Activist Investor ValueAct Buys Stake in New York Times

From a Wall Street Journal story by Stephen Nakrosis and Patience Haggin headlined “ValueAct Takes Stake in New York Times”:

Activist investor ValueAct Capital Partners LP has taken a 6.7% stake in New York Times Co.  and intends to push the media company to more aggressively market subscriber-only content.

In a filing with the U.S. Securities and Exchange Commission on Thursday, ValueAct said it has had and expects to have future conversations with executives and directors of New York Times about various issues, including “whether it makes sense for a ValueAct Capital employee to be on the issuer’s board of directors.”

Among ValueAct’s plans for New York Times is convincing more readers to pay for content from new acquisitions such as sports-media company the Athletic, as well as subscriber favorites such as crosswords, games and recipes, a person familiar with the matter said.

Shares of New York Times rose nearly 11% to $35.05. They are down around 27% this year.

A New York Times spokeswoman said the company is aware that ValueAct has made an investment in the company. “As we do with other shareholders, members of our management team have had conversations with ValueAct to hear their views and share ours,” she said.

ValueAct paid around $350.2 million for the shares, according to the filing. Based on the current share price, ValueAct’s stake is valued at around $387 million.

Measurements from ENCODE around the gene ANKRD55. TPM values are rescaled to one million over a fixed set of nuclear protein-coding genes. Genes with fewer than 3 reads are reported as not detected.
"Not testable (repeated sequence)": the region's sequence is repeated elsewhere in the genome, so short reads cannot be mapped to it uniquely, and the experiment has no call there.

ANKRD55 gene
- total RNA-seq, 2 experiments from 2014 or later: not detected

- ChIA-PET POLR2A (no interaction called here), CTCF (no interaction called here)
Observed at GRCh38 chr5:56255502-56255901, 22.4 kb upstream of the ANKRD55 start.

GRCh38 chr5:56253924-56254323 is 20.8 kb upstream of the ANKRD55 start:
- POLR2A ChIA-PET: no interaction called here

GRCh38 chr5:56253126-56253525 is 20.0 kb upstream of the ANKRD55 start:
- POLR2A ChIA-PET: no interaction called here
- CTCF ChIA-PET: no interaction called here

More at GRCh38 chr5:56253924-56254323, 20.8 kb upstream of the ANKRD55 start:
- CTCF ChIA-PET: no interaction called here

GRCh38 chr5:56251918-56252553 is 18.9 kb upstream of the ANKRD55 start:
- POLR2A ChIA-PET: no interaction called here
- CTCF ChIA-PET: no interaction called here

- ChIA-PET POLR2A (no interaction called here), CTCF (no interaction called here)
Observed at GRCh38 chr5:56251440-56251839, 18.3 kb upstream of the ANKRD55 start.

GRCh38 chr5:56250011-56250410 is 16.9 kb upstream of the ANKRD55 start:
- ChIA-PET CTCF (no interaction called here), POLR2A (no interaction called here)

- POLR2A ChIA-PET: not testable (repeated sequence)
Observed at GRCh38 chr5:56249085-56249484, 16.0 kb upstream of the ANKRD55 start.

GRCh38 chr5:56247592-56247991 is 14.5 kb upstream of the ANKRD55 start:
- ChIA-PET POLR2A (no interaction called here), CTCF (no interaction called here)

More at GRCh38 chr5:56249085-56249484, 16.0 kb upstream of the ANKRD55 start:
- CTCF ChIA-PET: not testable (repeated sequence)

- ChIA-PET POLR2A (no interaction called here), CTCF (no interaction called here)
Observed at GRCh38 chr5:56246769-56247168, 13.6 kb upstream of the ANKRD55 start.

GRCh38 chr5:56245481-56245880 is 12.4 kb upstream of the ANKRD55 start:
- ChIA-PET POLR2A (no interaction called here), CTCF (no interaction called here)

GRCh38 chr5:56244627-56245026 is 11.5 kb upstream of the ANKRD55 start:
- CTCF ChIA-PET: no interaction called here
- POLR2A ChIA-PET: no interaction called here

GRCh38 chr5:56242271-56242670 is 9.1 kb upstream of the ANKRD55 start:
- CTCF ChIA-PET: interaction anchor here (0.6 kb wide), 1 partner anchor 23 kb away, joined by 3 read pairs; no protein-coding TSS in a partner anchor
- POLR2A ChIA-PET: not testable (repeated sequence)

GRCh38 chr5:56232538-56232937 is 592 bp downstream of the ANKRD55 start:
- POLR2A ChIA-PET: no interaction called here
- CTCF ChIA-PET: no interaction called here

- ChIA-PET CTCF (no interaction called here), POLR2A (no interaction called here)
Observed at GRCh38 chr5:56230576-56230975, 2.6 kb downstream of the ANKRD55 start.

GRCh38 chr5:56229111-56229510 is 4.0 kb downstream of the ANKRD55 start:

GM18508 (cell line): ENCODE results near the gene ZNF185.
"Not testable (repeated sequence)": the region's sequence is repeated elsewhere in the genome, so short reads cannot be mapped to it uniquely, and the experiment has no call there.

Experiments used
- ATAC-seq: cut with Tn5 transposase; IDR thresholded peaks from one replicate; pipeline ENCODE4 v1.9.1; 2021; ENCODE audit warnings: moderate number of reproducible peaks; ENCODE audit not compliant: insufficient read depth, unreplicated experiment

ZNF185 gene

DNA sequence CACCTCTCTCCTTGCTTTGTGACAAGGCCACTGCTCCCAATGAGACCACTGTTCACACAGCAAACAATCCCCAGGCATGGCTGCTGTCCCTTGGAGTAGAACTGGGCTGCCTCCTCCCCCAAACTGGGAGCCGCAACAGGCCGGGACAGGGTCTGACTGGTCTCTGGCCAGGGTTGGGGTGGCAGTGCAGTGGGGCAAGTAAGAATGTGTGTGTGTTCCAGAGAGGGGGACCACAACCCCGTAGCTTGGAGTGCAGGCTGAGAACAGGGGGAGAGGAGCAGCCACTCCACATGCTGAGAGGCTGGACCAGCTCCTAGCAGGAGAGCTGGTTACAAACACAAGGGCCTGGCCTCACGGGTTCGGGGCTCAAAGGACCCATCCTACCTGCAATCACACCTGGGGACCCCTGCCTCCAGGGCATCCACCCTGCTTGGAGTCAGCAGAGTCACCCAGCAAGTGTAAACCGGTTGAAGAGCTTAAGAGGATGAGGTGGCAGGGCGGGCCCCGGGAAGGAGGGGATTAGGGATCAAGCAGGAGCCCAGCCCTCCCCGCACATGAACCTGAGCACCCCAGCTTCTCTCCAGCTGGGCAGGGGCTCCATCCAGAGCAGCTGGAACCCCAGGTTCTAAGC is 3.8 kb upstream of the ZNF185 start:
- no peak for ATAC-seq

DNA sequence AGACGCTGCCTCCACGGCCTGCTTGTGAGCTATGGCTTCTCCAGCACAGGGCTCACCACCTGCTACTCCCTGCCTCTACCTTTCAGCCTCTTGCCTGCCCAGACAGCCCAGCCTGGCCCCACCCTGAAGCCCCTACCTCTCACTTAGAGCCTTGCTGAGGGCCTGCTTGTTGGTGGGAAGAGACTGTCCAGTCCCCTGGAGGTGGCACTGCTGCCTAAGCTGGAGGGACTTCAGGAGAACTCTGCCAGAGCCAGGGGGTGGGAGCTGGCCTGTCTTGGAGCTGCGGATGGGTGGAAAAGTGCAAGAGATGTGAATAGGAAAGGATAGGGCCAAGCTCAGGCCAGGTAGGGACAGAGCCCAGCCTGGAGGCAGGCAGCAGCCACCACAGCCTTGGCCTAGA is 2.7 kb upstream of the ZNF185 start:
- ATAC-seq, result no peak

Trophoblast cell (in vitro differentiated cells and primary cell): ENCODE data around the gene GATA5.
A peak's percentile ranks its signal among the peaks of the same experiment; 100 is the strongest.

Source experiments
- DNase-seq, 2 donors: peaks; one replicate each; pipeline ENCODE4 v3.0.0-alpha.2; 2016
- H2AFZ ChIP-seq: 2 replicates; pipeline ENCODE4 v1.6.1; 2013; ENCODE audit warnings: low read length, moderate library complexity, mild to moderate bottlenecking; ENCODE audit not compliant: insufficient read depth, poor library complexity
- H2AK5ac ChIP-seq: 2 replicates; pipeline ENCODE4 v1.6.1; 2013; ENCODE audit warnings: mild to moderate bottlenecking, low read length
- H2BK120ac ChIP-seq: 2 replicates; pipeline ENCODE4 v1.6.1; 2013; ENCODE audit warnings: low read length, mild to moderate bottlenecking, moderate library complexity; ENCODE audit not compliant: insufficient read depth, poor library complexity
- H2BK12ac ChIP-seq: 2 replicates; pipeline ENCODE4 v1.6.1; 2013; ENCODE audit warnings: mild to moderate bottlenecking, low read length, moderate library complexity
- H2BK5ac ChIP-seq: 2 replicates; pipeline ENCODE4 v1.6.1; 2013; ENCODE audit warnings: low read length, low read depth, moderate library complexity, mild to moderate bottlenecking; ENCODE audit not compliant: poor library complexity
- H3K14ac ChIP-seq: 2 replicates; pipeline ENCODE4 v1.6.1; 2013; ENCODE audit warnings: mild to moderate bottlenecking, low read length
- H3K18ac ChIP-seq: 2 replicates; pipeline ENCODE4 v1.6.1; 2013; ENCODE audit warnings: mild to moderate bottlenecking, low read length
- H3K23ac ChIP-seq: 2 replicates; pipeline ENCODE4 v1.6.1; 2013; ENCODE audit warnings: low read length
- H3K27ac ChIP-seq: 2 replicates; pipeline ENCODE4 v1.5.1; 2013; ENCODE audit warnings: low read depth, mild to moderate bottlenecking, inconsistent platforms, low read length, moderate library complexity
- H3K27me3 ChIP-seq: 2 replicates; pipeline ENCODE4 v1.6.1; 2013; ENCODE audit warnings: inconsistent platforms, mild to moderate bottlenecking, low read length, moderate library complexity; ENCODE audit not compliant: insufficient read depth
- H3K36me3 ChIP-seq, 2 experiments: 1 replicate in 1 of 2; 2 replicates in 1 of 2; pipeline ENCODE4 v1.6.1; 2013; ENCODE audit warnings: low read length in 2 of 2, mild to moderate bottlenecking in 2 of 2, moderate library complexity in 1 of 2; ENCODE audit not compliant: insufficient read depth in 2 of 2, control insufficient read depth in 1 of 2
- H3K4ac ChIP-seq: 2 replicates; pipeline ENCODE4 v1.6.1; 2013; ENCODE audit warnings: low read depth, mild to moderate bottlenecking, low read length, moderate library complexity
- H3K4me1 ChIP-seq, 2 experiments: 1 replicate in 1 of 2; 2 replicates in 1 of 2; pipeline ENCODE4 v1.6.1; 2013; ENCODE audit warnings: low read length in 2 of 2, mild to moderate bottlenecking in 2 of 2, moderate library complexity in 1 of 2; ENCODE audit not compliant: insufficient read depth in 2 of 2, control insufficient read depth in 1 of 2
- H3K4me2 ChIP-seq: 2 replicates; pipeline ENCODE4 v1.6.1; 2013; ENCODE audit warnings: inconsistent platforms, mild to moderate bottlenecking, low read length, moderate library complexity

ValueAct said in the filing that it believes that New York Times shares are undervalued and represent an attractive investment opportunity.

ValueAct, founded in 2000, has stakes in companies in sectors ranging from information technology and energy to financials and consumers.

ValueAct invests in a small number of companies at once and, in many cases, pushes for representation on the board. It is known for doing much of its work quietly, working behind the scenes to influence decision-making. Its other media investments have included the company now known as Fox Corp. which, like New York Times, also has a large portion of its shares controlled by one family. ValueAct founder and founder and former Chief Executive Officer Jeffrey Ubben held a board seat there from 2015 to 2018. Fox and Wall Street Journal parent company News Corp share common ownership.

Mr. Ubben stepped back from ValueAct in 2017, leaving protégé Mason Morfit in charge. Mr. Morfit is known for having served on Microsoft Corp.’s board, where he drew praise from Microsoft Chief Executive Satya Nadella for providing an outsider’s view.

Pressuring the New York Times for change could be difficult because of its dual-class share structure that preserves voting power with the Ochs-Sulzberger Trust. The family trust owns 95% of Class B shares, and can elect 70% of the board of directors.

The Times in recent years has diversified its efforts beyond news, increasingly stretching into areas such as games and lifestyle. The company earlier this year acquired the Athletic for $550 million, a deal meant to help the publisher expand its subscription offerings and draw in young readers, and digital word game Wordle.

In February, the news organization said it surpassed 10 million subscriptions, and set a new target of at least 15 million total subscribers by year-end 2027.

The company added 180,000 digital subscribers in the most recent quarter but posted its first decline in digital advertising revenue since 2020, citing in part the macroeconomic environment.

In recent years the Times has placed a greater emphasis on non-news products, which it offers both a la carte and in a bundle.

Subscriptions to its non-news products have grown rapidly. The company didn’t break down the number of subscribers to each of its digital products in its earnings call last week, but said digital subscriber growth was driven by its bundle, Games and The Athletic. The subscription growth is helping to offset the slowdown in advertising growth.

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